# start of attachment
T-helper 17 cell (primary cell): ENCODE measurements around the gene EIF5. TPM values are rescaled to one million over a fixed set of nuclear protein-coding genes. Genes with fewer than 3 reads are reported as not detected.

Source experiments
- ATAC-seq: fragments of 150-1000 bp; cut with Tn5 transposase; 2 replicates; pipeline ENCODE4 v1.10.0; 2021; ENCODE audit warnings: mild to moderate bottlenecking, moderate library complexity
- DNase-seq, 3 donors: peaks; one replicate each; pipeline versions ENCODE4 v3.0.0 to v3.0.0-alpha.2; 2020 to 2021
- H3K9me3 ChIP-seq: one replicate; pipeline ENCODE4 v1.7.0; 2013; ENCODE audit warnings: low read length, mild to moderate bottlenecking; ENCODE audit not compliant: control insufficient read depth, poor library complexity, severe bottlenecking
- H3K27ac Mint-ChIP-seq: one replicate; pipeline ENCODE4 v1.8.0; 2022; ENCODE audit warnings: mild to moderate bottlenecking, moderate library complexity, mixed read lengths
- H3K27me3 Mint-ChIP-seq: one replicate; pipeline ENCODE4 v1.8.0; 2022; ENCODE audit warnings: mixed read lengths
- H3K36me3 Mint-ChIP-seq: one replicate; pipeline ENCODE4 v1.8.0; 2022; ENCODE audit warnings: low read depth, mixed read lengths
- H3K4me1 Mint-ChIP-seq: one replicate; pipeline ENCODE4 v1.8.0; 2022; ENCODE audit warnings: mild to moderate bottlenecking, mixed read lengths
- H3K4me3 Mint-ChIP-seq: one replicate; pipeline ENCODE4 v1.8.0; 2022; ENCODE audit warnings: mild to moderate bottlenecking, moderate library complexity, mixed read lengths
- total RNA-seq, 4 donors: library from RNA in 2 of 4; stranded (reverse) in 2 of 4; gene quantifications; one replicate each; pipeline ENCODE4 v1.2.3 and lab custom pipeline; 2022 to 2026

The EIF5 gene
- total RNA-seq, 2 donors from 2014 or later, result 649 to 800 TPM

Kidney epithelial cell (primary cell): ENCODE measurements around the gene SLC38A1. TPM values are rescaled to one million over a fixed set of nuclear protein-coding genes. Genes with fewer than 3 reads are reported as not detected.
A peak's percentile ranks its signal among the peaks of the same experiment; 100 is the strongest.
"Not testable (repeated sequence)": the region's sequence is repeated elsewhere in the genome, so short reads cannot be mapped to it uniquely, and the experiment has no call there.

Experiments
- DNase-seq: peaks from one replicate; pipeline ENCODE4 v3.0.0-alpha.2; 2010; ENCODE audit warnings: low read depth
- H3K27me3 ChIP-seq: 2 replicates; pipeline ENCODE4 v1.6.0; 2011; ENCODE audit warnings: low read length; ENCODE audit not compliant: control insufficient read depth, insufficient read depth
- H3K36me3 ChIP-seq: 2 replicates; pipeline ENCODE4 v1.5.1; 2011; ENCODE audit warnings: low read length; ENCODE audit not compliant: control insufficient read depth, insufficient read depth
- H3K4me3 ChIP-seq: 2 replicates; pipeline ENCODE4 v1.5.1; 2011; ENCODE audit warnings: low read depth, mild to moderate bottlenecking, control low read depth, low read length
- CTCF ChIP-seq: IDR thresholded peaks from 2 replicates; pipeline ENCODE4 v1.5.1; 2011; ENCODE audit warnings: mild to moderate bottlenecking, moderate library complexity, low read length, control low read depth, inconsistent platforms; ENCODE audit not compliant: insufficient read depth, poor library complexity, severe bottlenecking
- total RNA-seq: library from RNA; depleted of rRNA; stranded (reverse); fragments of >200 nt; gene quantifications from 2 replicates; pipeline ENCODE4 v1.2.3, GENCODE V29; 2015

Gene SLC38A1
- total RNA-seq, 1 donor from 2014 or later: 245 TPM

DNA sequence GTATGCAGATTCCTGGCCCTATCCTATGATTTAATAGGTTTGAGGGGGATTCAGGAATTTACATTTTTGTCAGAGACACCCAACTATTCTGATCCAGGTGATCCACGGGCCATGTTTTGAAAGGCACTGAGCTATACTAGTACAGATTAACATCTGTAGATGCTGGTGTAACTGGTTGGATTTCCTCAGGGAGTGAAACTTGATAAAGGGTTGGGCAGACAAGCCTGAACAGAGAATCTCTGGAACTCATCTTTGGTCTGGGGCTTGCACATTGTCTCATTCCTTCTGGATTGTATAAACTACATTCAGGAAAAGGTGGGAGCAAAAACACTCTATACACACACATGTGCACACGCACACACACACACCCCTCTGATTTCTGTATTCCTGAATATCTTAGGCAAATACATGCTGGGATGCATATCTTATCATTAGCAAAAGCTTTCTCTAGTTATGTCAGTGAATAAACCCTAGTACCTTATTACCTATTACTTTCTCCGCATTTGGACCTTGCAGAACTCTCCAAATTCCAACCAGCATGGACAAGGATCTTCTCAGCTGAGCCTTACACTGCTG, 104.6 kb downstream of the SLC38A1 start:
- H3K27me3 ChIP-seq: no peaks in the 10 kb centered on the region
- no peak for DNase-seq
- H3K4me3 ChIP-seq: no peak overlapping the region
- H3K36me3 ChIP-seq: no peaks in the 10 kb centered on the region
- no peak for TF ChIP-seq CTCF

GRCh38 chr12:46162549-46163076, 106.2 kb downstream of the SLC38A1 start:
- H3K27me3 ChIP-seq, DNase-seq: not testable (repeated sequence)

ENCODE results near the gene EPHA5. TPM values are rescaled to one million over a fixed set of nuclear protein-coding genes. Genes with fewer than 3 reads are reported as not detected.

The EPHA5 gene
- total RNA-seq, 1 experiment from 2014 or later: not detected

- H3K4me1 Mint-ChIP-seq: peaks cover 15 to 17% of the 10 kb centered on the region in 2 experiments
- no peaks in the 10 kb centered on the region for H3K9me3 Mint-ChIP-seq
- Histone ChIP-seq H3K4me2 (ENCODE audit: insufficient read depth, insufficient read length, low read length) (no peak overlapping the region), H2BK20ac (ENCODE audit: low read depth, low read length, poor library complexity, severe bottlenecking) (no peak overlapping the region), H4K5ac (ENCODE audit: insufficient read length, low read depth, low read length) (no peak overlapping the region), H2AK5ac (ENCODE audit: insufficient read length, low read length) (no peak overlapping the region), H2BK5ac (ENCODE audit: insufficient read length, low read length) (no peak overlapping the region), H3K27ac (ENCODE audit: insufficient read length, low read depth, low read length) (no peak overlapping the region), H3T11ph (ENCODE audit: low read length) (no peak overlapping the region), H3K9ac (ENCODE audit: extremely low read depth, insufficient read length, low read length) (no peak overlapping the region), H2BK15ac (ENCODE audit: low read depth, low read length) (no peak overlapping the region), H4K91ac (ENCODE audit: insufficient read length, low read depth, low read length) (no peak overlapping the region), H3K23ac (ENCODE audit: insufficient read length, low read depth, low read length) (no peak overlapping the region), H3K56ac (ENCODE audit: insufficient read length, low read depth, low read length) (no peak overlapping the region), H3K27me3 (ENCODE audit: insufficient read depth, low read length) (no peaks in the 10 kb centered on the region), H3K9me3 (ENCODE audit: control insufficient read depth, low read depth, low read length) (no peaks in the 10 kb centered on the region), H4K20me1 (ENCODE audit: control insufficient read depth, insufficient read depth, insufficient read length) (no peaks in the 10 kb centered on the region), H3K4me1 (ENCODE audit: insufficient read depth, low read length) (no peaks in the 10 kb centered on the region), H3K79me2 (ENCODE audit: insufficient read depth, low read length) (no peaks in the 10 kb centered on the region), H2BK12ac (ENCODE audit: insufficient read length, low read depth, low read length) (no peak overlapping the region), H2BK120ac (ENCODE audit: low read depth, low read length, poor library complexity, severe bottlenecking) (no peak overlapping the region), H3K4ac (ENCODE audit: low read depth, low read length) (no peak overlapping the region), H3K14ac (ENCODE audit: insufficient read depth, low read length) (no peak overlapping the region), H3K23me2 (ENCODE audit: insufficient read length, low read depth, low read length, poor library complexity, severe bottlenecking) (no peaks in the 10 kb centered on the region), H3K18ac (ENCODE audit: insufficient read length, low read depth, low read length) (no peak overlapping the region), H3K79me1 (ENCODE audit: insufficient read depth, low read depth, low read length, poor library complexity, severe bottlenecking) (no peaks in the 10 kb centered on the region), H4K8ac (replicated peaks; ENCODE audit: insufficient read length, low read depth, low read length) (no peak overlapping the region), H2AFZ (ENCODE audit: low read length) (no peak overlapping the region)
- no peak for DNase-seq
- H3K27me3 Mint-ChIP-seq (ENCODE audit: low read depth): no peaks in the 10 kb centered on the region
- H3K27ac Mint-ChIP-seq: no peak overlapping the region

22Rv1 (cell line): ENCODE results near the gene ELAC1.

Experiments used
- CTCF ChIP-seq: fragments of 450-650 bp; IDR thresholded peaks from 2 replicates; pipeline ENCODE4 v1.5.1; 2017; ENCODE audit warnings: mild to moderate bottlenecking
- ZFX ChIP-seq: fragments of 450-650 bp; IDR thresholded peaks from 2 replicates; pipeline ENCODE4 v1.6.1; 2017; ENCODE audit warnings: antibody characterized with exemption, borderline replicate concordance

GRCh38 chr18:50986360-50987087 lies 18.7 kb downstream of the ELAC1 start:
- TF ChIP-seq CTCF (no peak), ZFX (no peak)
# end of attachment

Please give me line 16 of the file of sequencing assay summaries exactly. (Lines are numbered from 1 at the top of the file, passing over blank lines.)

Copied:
"Not testable (repeated sequence)": the region's sequence is repeated elsewhere in the genome, so short reads cannot be mapped to it uniquely, and the experiment has no call there.